Donald Trump is probably not a long-time reader of The American Conservative. Yet those who are instantly recognized the constellation of issues Trump chose to highlight in his campaign: concern about mass immigration, criticism of the foreign policy that took us to war in Iraq, skepticism about free-trade deals. These were the distinguishing traits of Pat Buchanan’s campaigns in the 1990s. Trump is no paleoconservative, but he has independently discovered something that sounds a lot like paleoconservatism.
That’s not a coincidence. The elements of a populist, nationalist right have been present in American politics since at least the end of the Cold War; the cluster of issues common to Trump and Buchanan is a natural set. It isn’t necessarily a winning political formula—opportunistic politicians have shunned this combination precisely because they thought it couldn’t win—but the economic and cultural conditions that bring it to life are persistent. As long as they exist, “paleoconservatism” will always come back, no matter what happens to campaigns like Buchanan’s or Trump’s.
For their supporters, this may be heartening news—just as it’s dismaying to their critics, most of all the likes of Bill Kristol. But paleo-populism (which in some forms isn’t strictly “conservative”) is not the only configuration of the right that can spring up time and again. A Christian conservatism that eschews nationalism’s economics and culture is also available to be rediscovered, even should the religious-right leaders who represent it today lose their status. A right that is economically “liberal”—in the classical sense—is also a persistent possibility, and it’s one reason why the Libertarian Party tends to resemble a shadow GOP, complete with nominees who are ex-Republicans. For all that many libertarians prefer not to think of themselves as of the right, the political expression of their principles winds up looking distinctly right-of-center to outside observers.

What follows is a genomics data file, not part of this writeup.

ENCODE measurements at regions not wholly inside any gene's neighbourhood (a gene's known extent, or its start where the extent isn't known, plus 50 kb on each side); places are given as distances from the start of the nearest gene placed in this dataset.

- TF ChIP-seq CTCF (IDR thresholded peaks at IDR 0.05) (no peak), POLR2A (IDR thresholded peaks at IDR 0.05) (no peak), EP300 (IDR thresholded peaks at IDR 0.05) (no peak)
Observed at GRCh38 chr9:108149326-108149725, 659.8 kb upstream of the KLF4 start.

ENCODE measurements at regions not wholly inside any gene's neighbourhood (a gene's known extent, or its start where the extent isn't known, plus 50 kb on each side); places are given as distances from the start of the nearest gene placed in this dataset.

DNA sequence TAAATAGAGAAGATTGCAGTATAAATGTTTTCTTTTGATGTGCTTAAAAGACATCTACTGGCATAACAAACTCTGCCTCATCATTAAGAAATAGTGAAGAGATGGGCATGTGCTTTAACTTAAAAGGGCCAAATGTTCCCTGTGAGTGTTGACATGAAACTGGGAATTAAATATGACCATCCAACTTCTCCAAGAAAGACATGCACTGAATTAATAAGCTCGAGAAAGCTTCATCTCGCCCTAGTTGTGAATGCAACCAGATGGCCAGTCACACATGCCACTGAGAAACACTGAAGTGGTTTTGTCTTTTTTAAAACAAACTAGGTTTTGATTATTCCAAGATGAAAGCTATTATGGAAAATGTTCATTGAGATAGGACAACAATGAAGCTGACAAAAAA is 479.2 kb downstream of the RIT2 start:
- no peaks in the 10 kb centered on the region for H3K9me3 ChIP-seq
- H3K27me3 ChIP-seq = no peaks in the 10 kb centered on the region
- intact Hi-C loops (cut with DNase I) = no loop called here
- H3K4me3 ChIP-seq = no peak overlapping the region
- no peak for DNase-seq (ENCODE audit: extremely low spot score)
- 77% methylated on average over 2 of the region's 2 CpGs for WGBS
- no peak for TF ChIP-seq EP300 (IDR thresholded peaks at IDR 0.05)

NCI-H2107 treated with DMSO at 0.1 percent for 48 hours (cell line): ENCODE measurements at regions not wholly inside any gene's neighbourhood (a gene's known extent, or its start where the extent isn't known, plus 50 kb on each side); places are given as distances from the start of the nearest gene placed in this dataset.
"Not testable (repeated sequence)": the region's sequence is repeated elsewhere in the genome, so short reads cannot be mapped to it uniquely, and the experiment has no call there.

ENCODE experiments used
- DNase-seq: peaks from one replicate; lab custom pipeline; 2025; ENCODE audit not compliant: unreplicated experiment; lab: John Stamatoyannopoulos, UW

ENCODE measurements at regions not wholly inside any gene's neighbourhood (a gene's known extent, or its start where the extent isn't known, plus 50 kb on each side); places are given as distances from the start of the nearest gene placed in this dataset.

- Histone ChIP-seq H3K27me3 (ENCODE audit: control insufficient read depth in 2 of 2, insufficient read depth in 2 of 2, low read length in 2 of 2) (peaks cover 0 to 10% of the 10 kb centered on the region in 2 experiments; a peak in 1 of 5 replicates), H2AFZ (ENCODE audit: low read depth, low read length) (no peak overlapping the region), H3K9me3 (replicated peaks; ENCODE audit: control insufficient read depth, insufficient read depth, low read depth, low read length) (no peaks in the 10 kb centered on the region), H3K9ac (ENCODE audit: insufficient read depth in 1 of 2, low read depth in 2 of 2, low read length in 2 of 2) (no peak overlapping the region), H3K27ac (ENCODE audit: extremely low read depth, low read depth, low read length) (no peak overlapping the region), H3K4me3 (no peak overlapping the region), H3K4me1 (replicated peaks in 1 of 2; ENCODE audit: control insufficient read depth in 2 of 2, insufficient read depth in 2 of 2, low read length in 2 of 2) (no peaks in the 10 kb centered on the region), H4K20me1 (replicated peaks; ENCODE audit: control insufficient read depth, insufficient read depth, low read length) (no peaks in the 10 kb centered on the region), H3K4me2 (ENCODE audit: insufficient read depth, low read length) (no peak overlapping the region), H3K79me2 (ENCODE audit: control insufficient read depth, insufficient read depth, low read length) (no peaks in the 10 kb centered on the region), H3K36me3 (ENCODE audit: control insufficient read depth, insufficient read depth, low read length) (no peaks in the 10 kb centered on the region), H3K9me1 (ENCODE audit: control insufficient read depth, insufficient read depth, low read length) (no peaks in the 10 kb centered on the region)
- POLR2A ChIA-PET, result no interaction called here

A fourth and final natural configuration of right-leaning politics is, alas, something like neoconservatism—an ideology that would preserve the worst elements of the status quo by recasting them as “national greatness” or “heroic.” The paternalistic ethos of the welfare state—if not its every program—and the dream of exporting liberal-democratic revolution around the world will not die any time soon. This compound of ideas and interests is of the right in the sense that it does define itself against a radical New Left.
Indeed, all the possible forms of the right are defined against both a left and a rival right. Libertarians are against an economic left and rival economic rights; Christian conservatives are against a cultural left and rival cultural rights; paleo-populists are against the post-national left and post-national right; and neoconservatives are against the multicultural left and nationalist right.
But what about plain conservatism? It lacks a natural constituency; it’s not a product of economic interest or simply an expression of tribe or faith. Rather it’s an ideal of balance, one that must be applied to bring out the best—and counter the worst—in the forces that vie to shape our politics. In today’s America, for too long the balance has tilted too far toward globalism, political abstraction, and counterfeit greatness. But there’s always a danger in the other direction as well, as conservatives well know. The lost sense of nationhood must be regained—but without sacrificing everything else.